Commercial fishing groups have sued the federal government seeking to block a Long Island offshore wind-farm energy auction that is scheduled to take place next week.
The groups, including the Long Island Commercial Fishing Association, seek a preliminary injunction to block the auction for a wind-energy area around 11 miles off the coast of Jones Beach. The groups say the auction and eventual construction of the wind farm would severely hamper fishing in the area.
Newsday has reported on the fishing groups’ long opposition to the offshore wind energy area, which they fear would limit access to historic fishing grounds and damage ecosystems. The proposed site is in commercial fishing grounds known as the New York Bight, where scallops, squid and other species are caught in large numbers.
The New York State Energy Research and Development Authority is among 14 parties deemed eligible to bid for the right to erect a wind farm in 79,350 acres of water off Long Island’s southern shore. NYSERDA this year took on a project begun by LIPA in 2008, and plans to bid on the area next week, officials have said. NYSERDA recently completed a three-year study of offshore wildlife in the area.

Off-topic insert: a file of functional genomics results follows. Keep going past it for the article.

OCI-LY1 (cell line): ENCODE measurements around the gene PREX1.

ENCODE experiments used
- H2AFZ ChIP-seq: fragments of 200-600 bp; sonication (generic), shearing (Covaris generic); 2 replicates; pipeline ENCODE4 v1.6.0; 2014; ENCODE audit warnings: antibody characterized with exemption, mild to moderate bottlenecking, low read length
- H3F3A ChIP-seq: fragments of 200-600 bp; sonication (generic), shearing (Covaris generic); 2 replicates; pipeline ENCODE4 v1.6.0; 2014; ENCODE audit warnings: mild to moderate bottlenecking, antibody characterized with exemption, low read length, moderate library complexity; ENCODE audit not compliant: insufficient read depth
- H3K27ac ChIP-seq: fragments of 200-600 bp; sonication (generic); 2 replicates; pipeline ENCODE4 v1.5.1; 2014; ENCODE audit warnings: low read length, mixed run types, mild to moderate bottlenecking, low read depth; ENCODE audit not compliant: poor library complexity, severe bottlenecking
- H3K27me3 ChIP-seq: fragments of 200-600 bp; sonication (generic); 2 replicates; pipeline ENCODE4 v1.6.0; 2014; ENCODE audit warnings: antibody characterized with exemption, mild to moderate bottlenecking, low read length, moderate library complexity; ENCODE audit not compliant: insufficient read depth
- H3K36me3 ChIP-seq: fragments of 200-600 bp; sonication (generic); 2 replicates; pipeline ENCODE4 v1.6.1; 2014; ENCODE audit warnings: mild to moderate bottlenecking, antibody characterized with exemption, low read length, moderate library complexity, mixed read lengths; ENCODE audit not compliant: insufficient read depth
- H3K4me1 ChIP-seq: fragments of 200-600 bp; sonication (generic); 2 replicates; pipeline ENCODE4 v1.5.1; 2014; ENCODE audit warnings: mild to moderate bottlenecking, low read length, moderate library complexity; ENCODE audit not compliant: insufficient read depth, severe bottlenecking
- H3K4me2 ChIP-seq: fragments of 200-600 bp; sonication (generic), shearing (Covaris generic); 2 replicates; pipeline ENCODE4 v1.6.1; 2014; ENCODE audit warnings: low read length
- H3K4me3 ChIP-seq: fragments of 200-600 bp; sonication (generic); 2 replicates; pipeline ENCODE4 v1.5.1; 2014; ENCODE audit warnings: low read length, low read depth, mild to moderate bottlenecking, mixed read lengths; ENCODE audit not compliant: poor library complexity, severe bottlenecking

Robert Vanasse, a spokesman for the fishing groups, said their representatives had attempted as recently as last week to work out a compromise on the areas designated for the wind-energy area, to no avail.
“It became obvious the administration had no interest in working cooperatively,” he said.
A spokeswoman for the federal Bureau of Ocean Energy Management, which is overseeing the planned auction on Dec. 15, declined to comment on the suit, citing agency policy.
The lawsuit, filed in federal court for the District of Columbia, charges that the federal agency “never considered whether an alternative site would better protect pre-existing users of the New York wind-energy area and the benthic resources on which they rely.”
The suit, which names the Bureau of Ocean Energy Management and U.S. Interior Secretary Sally Jewell as defendants, charges that the bureau’s process for siting the wind farm “occurred in advance of public input and without consideration of alternative sites, in violation of the Administrative Procedure Act.”
The suit says developers seek to build a 127-square-mile wind farm of 194 turbines “on top of historic offshore fishing grounds that comprise important habitat for a wide range of fish species, as well as protected right whales and sea turtles, in an area that is sandwiched precariously between the shipping lanes into and out of New York Harbor.”
Longtime offshore wind proponent Gordian Raacke, executive director of Renewable Energy Long Island, expressed doubt that the “irreparable harm” claim in requesting an injunction could be met, given that a wind farm could be up to seven years from construction. He’s betting on a compromise.
“We obviously need commercial fishing but we also need to harvest offshore energy resources as well,” he said. “We need to find a way for both to take place.”
Bidding for the wind-energy area is scheduled to take place online on Dec. 15, with the opening bid of $158,700, said BOEM spokeswoman Tracey Moriarty.